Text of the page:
One way to do this is by reducing our intake of meat. Further to the substantial money- saving benefits, there are significant health advantages associated with consuming more plant-based foods. Countless studies have associated a vegetarian diet with reduced risk of chronic degenerative diseases such as heart disease, high blood pressure, obesity, diabetes and cancer.
Tell someone you're cutting down on meat, and a typical response may be concern as to where you will get your protein from. However, you can be confident that there are a multitude of alternative protein-based foods available in the diet, including eggs, cheese, beans, lentils, nuts, seeds and mushrooms. By incorporating a wide range of these into your meals, you will be getting all the quality protein that your body needs.
Reducing your intake of meat shouldn't be about restriction, but rather about introducing a greater variety of foods into your weekly repertoire. Here are 6 top strategies as to how-
1 Big up the veggies! Change the way you think about portion sizes, and make the vegetables the main part of your meal rather than just a side dish. A large bowl of sweet potato, peppers, mushrooms, red onion, garlic, tomatoes and mushrooms roasted in olive oil and served with couscous makes a delicious dinner. Top with toasted pine nuts and crumbled feta or goats cheese for added protein (and you can save any leftovers for a cold salad the next day).
2 Substitute meat in a shepherds or cottage pie with a delicious vegetable mince made from grated aubergine, finely chopped mushrooms and tinned lentils. Brown off the aubergine and mushrooms in place of the meat, and then add the lentils, tinned tomatoes and the rest of your chosen ingredients.
3 Make a bean chilli. Tinned beans are cheap, high in protein and bursting with nutrients including B vitamins, iron and magnesium. Kidney beans, butter beans, aduki beans and black-eyed beans are all great options, not just in chilli but in soups and stews too.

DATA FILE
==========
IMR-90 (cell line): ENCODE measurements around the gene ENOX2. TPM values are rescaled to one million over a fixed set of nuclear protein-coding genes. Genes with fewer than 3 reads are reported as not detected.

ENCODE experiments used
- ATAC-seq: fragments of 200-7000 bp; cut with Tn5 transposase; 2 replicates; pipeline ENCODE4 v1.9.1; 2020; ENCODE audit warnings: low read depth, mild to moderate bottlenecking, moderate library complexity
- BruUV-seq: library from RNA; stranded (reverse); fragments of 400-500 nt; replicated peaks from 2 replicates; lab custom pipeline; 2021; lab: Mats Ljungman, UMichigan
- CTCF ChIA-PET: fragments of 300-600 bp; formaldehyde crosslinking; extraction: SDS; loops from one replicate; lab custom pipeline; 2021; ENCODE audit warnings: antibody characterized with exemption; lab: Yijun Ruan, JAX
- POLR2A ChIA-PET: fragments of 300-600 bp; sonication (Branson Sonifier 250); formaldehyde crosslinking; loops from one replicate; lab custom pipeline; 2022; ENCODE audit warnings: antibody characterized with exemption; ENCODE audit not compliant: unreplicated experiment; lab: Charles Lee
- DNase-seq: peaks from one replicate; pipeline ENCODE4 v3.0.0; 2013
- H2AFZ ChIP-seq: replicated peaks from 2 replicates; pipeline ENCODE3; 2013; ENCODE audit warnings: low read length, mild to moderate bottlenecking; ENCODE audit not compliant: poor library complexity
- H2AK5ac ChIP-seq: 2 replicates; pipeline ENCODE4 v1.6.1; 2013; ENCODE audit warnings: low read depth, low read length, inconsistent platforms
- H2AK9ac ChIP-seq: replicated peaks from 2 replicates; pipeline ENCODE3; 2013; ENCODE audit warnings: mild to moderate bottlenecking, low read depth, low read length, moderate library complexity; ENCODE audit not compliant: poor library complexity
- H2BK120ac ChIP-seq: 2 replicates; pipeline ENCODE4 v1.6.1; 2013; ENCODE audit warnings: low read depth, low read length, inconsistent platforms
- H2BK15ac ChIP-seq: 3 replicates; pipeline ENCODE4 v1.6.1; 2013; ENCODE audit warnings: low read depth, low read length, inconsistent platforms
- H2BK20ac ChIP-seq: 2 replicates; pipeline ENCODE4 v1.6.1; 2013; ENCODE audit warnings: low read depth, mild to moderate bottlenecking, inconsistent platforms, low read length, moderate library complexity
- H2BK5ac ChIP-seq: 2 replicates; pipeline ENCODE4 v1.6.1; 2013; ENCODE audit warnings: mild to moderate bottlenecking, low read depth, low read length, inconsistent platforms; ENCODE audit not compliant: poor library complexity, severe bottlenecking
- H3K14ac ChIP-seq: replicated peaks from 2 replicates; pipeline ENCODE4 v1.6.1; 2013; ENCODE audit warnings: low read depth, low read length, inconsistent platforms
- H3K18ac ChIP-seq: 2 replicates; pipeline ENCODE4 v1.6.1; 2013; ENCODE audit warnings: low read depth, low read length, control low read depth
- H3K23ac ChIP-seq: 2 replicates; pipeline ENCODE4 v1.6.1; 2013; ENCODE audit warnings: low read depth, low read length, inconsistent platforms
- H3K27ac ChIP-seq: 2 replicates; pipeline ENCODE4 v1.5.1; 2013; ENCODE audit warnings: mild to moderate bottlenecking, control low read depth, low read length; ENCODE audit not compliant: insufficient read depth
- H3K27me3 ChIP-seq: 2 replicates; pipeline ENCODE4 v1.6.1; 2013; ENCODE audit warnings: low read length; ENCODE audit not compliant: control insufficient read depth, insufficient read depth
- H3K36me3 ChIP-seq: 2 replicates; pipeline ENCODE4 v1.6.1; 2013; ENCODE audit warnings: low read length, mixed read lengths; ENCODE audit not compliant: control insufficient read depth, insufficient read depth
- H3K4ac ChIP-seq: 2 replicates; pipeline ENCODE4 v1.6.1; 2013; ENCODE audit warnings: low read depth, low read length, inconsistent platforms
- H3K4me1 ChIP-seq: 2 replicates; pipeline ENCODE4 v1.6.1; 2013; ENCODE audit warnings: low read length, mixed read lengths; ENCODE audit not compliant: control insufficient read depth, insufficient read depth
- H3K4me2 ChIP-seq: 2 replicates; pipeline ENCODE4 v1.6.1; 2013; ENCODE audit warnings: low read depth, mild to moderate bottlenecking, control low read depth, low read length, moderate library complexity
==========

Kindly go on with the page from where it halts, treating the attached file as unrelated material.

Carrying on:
4 Make eggs the centrepiece, they are a great source of protein, a fridge staple, and can be whizzed up into a nutritious dish in no time. A baked frittata provides a vehicle for all sorts of delicious filling combinations- goats cheese, sundried tomato and spinach; feta and red pepper; mushroom and toasted pine nuts… be as creative as the contents of your fridge allows!
5 Introduce some "meaty" flavour into your dishes with umami (the fifth taste alongside sweet, sour, bitter and salty). This savoury flavour is found in mushrooms, sundried tomatoes, roasted aubergine, soy sauce and roasted nuts, and will bring such a delicious richness to your food that you won't miss the meat!
6 Be wary of "meat alternatives" such as soya mince which are often highly processed and contain added fillers, flavourings and salt. Keep these to a minimum and replace meat with fresh wholefoods instead.
When meat is on the menu
When you do have meat, "quality not quantity" should be your mantra, and by cutting your intake of meat to once or twice a week, you can afford to make better choices. Try and purchase from your local butcher, and choose organic and "grass-fed" meat where available; not only from a very important ethical standpoint, but nutritionally it has many great benefits. Less saturated fat, fewer calories, higher levels of omega-3 "good" fats (between 2 and 5 times more than grain-fed meat) and richer in nutrients including vitamin E, beta-carotene, potassium, iron and zinc. And you don't have to go for the pricier fillets; cheaper cuts of grass-fed, organic meat such as ox tongue, breast of lamb and braising steak are all still packed with goodness.
Reward yourself from both a budget and a health perspective… make meat a treat!